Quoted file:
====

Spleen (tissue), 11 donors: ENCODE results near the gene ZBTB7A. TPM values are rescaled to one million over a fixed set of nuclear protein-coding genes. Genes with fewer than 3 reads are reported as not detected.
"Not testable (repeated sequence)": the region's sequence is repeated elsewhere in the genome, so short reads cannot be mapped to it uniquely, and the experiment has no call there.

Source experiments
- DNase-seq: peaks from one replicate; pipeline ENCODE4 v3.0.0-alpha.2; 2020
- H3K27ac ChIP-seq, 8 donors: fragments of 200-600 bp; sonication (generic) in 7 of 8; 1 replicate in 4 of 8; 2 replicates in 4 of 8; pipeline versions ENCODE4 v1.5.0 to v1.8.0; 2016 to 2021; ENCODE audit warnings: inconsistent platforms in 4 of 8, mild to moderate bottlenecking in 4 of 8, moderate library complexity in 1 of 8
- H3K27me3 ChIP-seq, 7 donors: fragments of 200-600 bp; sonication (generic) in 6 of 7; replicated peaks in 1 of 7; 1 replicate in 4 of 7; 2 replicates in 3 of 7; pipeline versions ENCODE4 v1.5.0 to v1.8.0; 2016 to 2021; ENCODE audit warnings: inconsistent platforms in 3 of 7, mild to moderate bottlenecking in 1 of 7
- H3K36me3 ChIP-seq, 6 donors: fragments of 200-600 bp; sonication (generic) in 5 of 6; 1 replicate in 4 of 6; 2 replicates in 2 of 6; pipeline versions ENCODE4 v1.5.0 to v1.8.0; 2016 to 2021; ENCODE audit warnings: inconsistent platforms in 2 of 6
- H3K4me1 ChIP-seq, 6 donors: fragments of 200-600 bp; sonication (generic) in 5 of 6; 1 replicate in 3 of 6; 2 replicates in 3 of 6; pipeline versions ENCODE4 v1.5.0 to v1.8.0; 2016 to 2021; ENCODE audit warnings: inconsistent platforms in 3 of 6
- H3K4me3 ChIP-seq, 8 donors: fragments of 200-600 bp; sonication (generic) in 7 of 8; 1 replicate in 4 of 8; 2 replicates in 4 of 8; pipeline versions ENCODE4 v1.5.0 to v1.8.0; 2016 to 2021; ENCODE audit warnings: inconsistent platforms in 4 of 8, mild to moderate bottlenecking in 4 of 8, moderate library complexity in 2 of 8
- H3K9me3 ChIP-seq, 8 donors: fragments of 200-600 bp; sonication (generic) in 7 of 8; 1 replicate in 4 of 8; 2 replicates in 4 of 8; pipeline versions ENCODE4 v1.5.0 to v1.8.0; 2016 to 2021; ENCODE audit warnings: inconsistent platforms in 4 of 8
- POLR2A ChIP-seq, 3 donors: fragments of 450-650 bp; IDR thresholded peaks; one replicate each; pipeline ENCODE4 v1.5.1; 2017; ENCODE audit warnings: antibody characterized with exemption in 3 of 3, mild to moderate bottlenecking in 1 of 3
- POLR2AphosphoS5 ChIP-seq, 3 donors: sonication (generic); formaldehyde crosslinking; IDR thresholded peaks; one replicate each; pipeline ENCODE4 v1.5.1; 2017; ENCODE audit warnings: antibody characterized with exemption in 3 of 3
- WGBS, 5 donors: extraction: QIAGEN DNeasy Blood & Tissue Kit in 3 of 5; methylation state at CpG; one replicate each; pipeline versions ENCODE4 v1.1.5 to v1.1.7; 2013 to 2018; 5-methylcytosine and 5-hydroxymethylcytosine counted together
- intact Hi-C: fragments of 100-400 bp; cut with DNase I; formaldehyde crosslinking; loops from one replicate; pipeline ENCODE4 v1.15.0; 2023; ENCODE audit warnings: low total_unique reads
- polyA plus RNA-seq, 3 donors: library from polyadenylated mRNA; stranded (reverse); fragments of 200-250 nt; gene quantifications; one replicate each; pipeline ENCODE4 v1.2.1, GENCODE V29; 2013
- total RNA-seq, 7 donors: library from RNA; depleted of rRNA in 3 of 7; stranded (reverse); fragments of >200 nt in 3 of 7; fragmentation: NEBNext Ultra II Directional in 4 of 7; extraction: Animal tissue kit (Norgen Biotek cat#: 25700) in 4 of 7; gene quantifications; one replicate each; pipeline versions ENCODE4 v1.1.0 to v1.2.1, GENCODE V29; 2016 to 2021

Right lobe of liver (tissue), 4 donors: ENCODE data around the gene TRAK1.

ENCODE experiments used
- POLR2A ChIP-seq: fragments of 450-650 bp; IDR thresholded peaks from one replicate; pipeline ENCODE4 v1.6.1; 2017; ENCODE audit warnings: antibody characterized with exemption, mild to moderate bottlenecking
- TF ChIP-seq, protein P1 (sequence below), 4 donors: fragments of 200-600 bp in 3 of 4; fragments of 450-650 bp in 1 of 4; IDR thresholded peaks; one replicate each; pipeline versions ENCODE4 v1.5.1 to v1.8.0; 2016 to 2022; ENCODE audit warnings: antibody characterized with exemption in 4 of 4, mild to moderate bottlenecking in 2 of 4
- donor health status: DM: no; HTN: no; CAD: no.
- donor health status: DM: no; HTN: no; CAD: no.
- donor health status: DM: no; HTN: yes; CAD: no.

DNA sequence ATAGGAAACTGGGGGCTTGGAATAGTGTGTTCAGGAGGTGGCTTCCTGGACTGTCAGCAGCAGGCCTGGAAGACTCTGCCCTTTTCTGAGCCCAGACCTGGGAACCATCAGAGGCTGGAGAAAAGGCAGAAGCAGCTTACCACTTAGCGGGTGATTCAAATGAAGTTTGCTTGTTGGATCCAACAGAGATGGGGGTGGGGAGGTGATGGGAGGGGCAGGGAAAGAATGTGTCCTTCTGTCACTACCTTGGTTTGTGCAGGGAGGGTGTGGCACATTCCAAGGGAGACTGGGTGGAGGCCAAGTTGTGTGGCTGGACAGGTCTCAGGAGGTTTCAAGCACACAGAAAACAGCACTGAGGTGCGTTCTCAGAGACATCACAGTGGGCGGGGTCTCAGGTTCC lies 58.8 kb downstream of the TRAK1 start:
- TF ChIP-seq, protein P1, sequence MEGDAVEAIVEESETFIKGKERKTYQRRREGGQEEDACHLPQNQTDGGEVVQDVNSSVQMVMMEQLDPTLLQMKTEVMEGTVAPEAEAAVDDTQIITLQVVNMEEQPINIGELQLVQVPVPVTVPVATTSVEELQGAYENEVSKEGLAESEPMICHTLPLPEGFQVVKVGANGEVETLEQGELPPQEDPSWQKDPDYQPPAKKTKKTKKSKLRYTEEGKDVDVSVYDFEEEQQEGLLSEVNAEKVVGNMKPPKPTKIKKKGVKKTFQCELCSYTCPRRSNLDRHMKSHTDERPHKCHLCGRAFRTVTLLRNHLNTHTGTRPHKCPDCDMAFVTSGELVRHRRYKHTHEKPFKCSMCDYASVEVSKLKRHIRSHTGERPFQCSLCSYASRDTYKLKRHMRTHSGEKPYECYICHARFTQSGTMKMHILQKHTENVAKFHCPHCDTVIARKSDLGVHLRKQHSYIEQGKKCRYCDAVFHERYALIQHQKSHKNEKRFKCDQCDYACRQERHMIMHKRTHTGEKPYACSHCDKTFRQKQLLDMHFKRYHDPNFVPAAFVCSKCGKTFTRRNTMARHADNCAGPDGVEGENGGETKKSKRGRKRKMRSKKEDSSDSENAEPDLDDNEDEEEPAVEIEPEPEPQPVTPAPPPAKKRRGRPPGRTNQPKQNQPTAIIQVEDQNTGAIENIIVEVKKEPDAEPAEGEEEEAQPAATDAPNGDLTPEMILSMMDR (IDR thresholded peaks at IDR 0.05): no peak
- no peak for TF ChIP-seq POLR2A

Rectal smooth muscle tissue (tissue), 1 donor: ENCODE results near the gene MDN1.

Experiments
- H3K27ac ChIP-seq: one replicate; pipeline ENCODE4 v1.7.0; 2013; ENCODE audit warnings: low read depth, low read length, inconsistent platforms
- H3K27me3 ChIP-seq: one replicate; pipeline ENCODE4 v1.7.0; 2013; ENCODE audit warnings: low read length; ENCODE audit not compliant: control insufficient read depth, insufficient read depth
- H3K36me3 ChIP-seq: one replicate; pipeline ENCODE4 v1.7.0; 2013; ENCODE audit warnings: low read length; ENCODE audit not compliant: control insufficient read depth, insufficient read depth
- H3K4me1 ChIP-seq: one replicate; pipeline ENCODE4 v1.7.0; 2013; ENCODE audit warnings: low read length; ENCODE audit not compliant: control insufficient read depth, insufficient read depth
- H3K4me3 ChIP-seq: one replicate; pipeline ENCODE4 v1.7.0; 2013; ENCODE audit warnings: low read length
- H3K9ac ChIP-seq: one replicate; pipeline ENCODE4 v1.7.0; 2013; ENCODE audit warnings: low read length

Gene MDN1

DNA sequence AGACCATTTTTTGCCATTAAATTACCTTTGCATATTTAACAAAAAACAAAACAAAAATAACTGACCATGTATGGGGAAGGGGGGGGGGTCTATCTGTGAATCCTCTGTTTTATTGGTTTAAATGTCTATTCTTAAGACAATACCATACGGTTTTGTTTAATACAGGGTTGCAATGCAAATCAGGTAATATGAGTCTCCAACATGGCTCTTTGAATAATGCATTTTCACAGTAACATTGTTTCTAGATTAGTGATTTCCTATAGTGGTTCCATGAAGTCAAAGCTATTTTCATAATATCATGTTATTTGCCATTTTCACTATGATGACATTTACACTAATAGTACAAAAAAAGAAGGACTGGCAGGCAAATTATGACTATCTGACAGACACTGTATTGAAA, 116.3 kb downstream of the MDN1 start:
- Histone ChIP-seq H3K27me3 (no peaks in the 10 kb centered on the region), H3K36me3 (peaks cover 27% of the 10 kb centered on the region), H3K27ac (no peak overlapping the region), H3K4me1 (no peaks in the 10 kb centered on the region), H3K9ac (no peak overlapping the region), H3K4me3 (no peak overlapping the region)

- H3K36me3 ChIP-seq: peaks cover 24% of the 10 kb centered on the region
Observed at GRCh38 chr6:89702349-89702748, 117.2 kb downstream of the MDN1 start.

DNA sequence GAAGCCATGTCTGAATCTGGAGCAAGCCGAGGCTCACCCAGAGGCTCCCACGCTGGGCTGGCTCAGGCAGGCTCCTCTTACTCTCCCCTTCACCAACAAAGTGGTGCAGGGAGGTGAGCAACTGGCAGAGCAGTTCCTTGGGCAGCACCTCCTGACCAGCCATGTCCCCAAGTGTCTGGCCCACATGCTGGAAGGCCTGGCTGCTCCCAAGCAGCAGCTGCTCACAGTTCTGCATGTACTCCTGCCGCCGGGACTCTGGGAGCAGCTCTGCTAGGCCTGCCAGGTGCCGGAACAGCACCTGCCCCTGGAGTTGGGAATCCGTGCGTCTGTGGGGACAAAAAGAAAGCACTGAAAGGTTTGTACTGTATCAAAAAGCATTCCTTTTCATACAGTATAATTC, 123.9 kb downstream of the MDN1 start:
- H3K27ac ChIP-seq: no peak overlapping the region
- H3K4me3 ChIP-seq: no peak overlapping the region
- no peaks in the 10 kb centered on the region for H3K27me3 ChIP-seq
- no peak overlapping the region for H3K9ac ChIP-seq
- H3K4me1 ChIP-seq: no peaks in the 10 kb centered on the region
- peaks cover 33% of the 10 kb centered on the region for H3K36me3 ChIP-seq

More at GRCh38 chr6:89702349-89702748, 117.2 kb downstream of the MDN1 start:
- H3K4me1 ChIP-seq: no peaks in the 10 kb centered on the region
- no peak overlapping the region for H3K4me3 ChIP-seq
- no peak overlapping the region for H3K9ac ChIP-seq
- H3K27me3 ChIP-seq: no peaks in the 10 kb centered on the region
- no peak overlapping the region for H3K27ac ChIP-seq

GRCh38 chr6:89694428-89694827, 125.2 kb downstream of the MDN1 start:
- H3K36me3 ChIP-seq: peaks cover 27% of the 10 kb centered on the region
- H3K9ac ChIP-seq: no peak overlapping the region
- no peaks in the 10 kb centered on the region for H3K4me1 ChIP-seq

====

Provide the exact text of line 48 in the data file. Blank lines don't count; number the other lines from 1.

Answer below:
- H3K4me1 ChIP-seq: no peaks in the 10 kb centered on the region